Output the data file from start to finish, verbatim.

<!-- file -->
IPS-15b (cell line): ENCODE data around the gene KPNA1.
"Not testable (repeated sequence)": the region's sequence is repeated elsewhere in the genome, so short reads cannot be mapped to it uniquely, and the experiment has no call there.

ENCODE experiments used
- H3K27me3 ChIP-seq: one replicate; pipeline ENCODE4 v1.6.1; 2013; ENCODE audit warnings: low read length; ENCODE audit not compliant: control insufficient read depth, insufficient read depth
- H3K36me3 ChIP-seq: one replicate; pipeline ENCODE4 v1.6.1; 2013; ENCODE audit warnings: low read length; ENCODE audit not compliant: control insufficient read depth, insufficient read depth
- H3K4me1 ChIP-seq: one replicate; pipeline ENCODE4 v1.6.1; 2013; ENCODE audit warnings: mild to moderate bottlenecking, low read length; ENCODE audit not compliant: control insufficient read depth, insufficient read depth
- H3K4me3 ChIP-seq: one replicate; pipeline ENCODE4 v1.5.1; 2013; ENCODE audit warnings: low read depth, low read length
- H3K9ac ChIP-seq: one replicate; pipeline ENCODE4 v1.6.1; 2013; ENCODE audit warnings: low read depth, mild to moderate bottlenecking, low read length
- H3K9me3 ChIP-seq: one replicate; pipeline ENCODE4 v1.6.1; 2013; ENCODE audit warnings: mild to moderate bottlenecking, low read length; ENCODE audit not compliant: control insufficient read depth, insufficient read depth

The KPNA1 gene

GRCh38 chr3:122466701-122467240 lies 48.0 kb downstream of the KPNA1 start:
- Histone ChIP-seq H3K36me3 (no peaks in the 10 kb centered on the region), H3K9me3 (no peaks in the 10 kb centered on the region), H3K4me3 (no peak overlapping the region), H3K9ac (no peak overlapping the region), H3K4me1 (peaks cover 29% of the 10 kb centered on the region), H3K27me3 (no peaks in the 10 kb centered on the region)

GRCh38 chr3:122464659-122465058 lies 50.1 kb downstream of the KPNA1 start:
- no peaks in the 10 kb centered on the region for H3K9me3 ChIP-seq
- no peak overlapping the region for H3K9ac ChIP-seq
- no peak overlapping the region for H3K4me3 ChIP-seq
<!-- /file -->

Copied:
IPS-15b (cell line): ENCODE data around the gene KPNA1.
"Not testable (repeated sequence)": the region's sequence is repeated elsewhere in the genome, so short reads cannot be mapped to it uniquely, and the experiment has no call there.

ENCODE experiments used
- H3K27me3 ChIP-seq: one replicate; pipeline ENCODE4 v1.6.1; 2013; ENCODE audit warnings: low read length; ENCODE audit not compliant: control insufficient read depth, insufficient read depth
- H3K36me3 ChIP-seq: one replicate; pipeline ENCODE4 v1.6.1; 2013; ENCODE audit warnings: low read length; ENCODE audit not compliant: control insufficient read depth, insufficient read depth
- H3K4me1 ChIP-seq: one replicate; pipeline ENCODE4 v1.6.1; 2013; ENCODE audit warnings: mild to moderate bottlenecking, low read length; ENCODE audit not compliant: control insufficient read depth, insufficient read depth
- H3K4me3 ChIP-seq: one replicate; pipeline ENCODE4 v1.5.1; 2013; ENCODE audit warnings: low read depth, low read length
- H3K9ac ChIP-seq: one replicate; pipeline ENCODE4 v1.6.1; 2013; ENCODE audit warnings: low read depth, mild to moderate bottlenecking, low read length
- H3K9me3 ChIP-seq: one replicate; pipeline ENCODE4 v1.6.1; 2013; ENCODE audit warnings: mild to moderate bottlenecking, low read length; ENCODE audit not compliant: control insufficient read depth, insufficient read depth

The KPNA1 gene

GRCh38 chr3:122466701-122467240 lies 48.0 kb downstream of the KPNA1 start:
- Histone ChIP-seq H3K36me3 (no peaks in the 10 kb centered on the region), H3K9me3 (no peaks in the 10 kb centered on the region), H3K4me3 (no peak overlapping the region), H3K9ac (no peak overlapping the region), H3K4me1 (peaks cover 29% of the 10 kb centered on the region), H3K27me3 (no peaks in the 10 kb centered on the region)

GRCh38 chr3:122464659-122465058 lies 50.1 kb downstream of the KPNA1 start:
- no peaks in the 10 kb centered on the region for H3K9me3 ChIP-seq
- no peak overlapping the region for H3K9ac ChIP-seq
- no peak overlapping the region for H3K4me3 ChIP-seq